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Thursday September 4, 2003

MSC-IAP: More local funds, apps needed for next phase

By JULIAN MATTHEWS

CYBERJAYA: Members of the Seventh International Advisory Panel (IAP) meeting called for on local funds and investments in newer applications and sciences to be set up to encourage the next phase of Malaysia's Multimedia Super Corridor (MSC) project. 

Stanford University Professor William Miller said that the MSC had failed to attract American venture capitalists mainly because venture funding is a "very local business." 

"Venture capitalism took over 30 years to develop in California, but it is still very much a local business. You have to be close to companies in order to help them. 

"You can't only give money -- that's not enough. You need to be physically there to help at various times," he said. 

Miller said he himself had invested in two companies, one in China and another in Brazil, with mixed results. "I didn't know what they were doing, so I couldn't help them," he said. 

He added it would take time for local companies to understand where they can play their part. "More local venture funds need to be set up and they need to bring in people who have experience with working with startups to get them going," he said. 

Miller however said the progress at the MSC so far was "really quite remarkable." 

"If you look at the original schedule, Malaysia is ahead of schedule. Compare the progress here in seven years to Silicon Valley or Taiwan -- this is a faster development," he said. 

He said Malaysia has been too modest about its accomplishments so far. 

Sun Microsystems chief researcher John Gage said there needs to be more money going to "early seed" organisations. "Recipients need to know that obtaining the money is only the first step in a long process of making a business successful." 

Gage agreed with Miller that proximity was a major consideration on why American venture capital companies had yet to take an interest in the MSC. 

He said the close relationship of businesses and universities there eased capital flow to the talented. 

"Venture capitalists there don't need to go outside their door to receive 10 or 20 proposals. Distance, unfamiliarity with this market, the Asian financial crisis in 1997-98, the downturn and cutting back -- all these factors made it extremely difficult for Malaysia to attract capital in recent years," he said. 

Gage added, however, that he was impressed with the continual strategy adjustments, the infrastructure investments, and "very frank and open" discussions IAP members have annually with Prime Minister Datuk Seri Dr Mahathir Mohamad, who is chairman of the IAP.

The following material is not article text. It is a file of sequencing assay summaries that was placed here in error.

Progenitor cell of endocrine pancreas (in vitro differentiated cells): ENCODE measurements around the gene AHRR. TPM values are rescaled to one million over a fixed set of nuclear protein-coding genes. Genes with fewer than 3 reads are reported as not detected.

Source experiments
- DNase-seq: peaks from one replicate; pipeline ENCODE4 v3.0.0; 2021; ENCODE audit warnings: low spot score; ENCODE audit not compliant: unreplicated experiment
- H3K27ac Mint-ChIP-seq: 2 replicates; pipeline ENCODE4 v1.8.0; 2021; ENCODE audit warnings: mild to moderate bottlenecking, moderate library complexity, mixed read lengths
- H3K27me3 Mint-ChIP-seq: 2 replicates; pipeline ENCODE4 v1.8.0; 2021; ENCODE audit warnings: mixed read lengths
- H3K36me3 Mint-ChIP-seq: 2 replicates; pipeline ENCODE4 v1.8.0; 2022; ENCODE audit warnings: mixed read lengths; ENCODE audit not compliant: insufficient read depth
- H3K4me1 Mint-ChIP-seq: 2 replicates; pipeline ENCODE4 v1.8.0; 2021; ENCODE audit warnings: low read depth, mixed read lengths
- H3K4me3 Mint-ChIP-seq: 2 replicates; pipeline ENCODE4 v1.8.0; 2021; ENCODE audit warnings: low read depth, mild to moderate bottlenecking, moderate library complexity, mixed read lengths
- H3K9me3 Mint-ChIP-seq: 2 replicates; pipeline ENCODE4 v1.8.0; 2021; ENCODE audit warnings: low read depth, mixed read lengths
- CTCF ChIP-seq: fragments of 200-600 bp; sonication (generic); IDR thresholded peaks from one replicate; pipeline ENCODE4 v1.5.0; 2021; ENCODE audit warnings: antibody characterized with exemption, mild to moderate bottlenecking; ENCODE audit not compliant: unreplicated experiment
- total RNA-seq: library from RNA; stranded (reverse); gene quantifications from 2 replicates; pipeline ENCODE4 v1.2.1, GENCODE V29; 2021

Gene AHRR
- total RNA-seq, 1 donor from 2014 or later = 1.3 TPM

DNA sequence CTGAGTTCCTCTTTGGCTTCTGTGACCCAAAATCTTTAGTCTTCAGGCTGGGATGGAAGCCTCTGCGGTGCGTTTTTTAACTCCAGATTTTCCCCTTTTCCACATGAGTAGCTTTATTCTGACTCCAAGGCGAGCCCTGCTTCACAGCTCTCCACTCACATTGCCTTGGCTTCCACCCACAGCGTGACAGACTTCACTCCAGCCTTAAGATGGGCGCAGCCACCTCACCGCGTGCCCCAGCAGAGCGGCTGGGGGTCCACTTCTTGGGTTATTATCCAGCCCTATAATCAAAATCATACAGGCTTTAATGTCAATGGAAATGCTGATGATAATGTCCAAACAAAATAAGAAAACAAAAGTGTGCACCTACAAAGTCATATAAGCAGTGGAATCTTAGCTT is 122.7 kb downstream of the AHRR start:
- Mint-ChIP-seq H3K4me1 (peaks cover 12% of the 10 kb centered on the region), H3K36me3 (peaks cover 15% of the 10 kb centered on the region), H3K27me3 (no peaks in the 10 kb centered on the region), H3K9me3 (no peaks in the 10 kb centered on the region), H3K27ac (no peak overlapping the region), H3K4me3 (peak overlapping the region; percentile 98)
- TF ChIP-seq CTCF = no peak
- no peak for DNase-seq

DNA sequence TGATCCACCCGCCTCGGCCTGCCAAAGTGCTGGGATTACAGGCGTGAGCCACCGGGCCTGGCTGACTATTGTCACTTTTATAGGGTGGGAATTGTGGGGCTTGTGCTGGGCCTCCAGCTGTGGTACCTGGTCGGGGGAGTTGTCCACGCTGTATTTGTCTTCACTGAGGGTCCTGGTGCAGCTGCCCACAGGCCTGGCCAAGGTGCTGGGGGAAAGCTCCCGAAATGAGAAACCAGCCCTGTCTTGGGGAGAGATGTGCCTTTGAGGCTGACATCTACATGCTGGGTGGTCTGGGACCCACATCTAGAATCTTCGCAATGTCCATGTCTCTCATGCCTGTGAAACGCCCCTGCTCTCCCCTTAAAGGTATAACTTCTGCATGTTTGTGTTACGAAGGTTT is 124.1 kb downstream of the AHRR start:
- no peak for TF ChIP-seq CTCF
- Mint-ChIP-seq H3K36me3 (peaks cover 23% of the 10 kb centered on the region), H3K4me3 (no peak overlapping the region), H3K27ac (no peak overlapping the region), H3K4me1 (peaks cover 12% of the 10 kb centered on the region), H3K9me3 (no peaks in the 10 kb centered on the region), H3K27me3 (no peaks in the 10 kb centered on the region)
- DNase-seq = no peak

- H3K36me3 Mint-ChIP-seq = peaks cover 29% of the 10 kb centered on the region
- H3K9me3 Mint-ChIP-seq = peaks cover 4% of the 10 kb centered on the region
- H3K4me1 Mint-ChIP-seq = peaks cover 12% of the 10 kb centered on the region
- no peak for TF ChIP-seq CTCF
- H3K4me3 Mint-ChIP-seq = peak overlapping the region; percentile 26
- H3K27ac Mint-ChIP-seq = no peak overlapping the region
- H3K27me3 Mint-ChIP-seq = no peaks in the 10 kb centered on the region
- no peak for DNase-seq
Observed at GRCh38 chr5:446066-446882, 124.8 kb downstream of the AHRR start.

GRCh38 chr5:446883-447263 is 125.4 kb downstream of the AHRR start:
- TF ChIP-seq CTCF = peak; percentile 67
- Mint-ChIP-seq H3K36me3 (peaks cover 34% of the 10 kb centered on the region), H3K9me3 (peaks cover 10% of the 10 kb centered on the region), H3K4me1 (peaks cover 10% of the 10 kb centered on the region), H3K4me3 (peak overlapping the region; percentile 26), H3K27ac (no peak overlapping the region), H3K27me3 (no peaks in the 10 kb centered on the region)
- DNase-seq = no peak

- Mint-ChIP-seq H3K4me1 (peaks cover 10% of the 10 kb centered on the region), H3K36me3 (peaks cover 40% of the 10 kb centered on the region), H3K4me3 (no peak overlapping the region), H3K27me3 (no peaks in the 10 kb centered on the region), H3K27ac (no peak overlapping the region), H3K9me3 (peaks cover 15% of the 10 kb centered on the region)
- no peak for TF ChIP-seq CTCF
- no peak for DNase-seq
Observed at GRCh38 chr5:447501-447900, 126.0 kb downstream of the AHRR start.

"Malaysia had compressed in seven years when it took 15 years in Silicon Valley to form the nucleus of relationships that got it going in the 1950s," he said. 

Stanford's Miller added that in the second phase, Malaysia needs to take the lead. 

"Up till now it's only been following. Now it's time to move ahead of the curve, and get into leading-edge ideas and sciences so other countries can see it as a model. 

He cited biotechnology and nanotechnology as areas the country could take a lead in. "In order to compete there, a strong scientific base needs to be developed in the educational system. Information technology (IT) is not deeply scientific as biotech and nanotech," he said. 

SGI chairman and CEO Bob Bishop cited complex 3D modelling and digital film content production as possible applications needed for MSC's next wave. 

He said SGI has moved its "reality centre" -- a 3D immersive design centre -- from Singapore to Cyberjaya. "We provided the auditorium which is a design centre that enables many engineers and scientists to resolve complex problems collectively." 

He cited the haze which has enveloped skies in South-East Asia in recent years as a problem the centre could help alleviate. 

"With this 3D modelling application, you can better understand weather conditions in the region and the dangers of the problem. This application can also be used in automobile designs and oil and gas discovery, where it helps geophysicists locate oil and gas. 

"These are not problems that can be solved using a PC, a PDA or the cellphone. These are complex problems requiring expertise in advanced tools," he said. 

In video production, Bishop said the industry was moving "quite fast" in Malaysia and it has already begun to export its productions. You need to create content using your imagination by accessing new tools of content creation and digital intellectual property management." 

Bishop said the digital film industry was an area to consider in moving ahead. 

Bishop, Miller and Gage have consistently attended the annual meeting to advise the Prime Minister and the Malaysian Government on the strategy and direction for the MSC. 

 

 

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